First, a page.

Partners in Research: Community Support for Local Research with a Global Impact

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June 1, 2017 — In October, Georgetown researchers were awarded grants by Partners in Research to study depression, autism, pancreatic cancer and preeclampsia. At the recent Partners in Research Showcase, the grant recipients shared their initial findings with the funders.

“These are things that affect everyone, not just here in this room, not just here in our community or in the US but across the world,” said Robert Clarke, PhD, DSc, dean for research at Georgetown University Medical Center. “And what is discovered and applied here at Georgetown helps everyone and you’re a part of that.”

Partners in Research is a program that brings together scientists and science-minded members of the community. Hosted by Nobuko Sasae,  wife of Japanese Ambassador Kenichiro Sasae and diplomatic advocates chair of Doctors Speak Out, the research showcase was held May 31 at the Japanese Ambassador’s residence.

In addition to inspiring members of the community to support science, Partners in Research wasFive people on the stage, one man standing at a podium and the rest sitting behind him developed to provide Georgetown researchers with initial seed funding to pursue innovative ideas with the potential to make a significant impact in health and medicine. “Partners in Research was created to fill a gap – very early stage, high-risk, high-reward research that nobody else will support,” Clarke said.

Since its inception five years ago, the program has funded 22 projects and raised more than $830,000. “We have gone way beyond our expectations,” Clarke said. “Our trajectory is stunning for this group and you should all be very proud of yourselves.”

Research That Could Reduce Maternal and Fetal Deaths

Having support from the local community was particularly meaningful to Partners in Research grant recipient Crystal West, PhD.

“I think this program is incredible and I talk about it all the time to my research friends and people in the department and it’s really been the highlight of my Georgetown experience,” said West, assistant professor in the department of medicine’s division of nephrology and hypertension at Georgetown. “It was very special for me personally to have my project selected by members of my community.”

West received a grant from Partners in Research for her research on preeclampsia. Defined as high blood pressure after 20 weeks of pregnancy and accompanied by evidence of damage to another organ system, preeclampsia affects about 10 million pregnant women worldwide every year. About 80,000 women and 500,000 babies die each year from causes related to preeclampsia.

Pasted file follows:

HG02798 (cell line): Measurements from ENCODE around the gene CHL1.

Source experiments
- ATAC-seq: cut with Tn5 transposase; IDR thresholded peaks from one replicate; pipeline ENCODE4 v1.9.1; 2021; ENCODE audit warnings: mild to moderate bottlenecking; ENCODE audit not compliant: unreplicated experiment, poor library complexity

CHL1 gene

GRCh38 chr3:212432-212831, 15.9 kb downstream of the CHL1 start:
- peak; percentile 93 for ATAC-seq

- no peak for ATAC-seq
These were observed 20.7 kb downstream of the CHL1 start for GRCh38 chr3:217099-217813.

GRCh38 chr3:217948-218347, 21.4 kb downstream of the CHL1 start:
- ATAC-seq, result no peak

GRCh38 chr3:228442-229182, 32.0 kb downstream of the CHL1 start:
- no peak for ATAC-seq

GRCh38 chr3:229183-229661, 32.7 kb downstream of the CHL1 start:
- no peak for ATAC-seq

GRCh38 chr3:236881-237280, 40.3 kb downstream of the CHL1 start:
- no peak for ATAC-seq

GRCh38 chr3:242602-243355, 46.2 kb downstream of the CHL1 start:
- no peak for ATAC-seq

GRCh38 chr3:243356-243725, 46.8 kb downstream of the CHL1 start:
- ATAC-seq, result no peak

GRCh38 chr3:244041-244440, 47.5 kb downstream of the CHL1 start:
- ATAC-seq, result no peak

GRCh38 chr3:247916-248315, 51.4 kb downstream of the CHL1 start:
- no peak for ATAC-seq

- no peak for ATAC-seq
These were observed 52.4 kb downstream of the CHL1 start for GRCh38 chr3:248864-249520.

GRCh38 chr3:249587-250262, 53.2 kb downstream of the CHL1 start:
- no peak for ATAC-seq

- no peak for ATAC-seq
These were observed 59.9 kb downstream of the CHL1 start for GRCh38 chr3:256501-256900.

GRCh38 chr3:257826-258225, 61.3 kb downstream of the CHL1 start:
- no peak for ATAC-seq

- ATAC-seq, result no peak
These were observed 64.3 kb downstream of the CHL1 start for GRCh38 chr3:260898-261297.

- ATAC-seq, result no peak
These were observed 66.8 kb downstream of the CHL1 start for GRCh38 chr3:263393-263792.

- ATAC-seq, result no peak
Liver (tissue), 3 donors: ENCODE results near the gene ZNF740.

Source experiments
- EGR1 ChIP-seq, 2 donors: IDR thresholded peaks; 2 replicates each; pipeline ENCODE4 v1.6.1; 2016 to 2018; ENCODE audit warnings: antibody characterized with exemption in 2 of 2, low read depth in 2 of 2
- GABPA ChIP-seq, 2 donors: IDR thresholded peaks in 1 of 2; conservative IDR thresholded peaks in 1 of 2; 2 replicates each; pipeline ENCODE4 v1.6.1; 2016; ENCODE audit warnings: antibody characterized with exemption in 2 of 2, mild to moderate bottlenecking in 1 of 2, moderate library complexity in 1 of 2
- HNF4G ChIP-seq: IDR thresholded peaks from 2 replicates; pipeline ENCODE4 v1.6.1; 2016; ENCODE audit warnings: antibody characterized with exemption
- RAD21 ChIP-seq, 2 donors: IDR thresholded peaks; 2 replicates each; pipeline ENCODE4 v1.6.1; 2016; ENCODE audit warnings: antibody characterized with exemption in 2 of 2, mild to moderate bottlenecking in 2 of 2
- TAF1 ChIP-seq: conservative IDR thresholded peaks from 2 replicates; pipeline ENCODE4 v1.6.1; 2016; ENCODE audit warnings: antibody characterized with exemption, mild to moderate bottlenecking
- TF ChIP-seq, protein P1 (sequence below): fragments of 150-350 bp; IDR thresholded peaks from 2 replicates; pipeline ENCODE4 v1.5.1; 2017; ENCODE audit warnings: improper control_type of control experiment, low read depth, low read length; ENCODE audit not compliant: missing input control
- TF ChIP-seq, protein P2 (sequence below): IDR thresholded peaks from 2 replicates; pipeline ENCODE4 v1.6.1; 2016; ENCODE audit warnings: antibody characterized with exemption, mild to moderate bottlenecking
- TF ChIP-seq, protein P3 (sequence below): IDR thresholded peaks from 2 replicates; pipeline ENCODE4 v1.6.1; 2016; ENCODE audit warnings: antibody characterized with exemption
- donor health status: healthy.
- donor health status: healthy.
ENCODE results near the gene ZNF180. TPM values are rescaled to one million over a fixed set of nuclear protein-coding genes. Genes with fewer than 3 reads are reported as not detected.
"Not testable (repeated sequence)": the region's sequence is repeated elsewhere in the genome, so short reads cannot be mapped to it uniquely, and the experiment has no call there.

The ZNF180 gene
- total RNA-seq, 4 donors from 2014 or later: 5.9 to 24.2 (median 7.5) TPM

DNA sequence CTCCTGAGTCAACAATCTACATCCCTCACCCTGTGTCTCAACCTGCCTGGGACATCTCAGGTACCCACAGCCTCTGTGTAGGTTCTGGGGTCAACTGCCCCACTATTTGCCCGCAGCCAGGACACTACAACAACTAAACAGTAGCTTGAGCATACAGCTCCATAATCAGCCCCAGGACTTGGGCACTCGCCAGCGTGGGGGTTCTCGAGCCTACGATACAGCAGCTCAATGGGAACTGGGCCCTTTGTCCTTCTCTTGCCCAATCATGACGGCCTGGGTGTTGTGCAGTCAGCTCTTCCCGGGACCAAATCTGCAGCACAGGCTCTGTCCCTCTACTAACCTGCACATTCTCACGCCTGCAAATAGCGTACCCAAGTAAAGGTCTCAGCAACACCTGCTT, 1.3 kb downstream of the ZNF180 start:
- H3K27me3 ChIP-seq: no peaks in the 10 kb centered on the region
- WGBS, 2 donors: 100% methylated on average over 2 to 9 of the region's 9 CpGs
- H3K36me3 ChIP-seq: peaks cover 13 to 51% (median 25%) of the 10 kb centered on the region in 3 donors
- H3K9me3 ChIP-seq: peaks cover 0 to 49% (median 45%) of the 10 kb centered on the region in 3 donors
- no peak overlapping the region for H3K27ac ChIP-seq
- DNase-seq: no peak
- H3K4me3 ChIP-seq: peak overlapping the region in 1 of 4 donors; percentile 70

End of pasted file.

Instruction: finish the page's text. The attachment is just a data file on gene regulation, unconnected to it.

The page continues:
With the award from Partners in Research, West studied how a protein known as PAR2 affects blood pressure in pregnancy. In animal studies, she found that PAR2 expression increased during pregnancy and when PAR2 was activated, it decreased blood pressure without decreasing renal sodium retention, which is necessary for maternal blood volume expansion.

In March, West used the data to apply for a research grant. In addition to her work on a manuscript that she plans to submit by the end of the month, West has also presented her findings at the department of medicine’s research day and submitted abstracts to two different research conferences.  

“The long-term goal of this research is to find new therapeutic options for women with preeclampsia,” she said. “This could ultimately result in decreased maternal and fetal deaths and reduce the long-term cognitive and cardiovascular burden to children by improving fetal nutrition.”

Gratitude to “Champions for Science”

Describing them as “champions for science,” West expressed her gratitude to the members of Partners in Research.

“If there were more programs like this and more people like you, we wouldn’t have the fear and skepticism that’s cropped up around science recently,” she said. “I wanted to thank you personally for what you’ve done for me but also for what you do in your roles as champions for the scientific community as a whole, for going into your communities and telling them what you know science to be. You are so very valuable to this process.”

Kat Zambon
GUMC Communications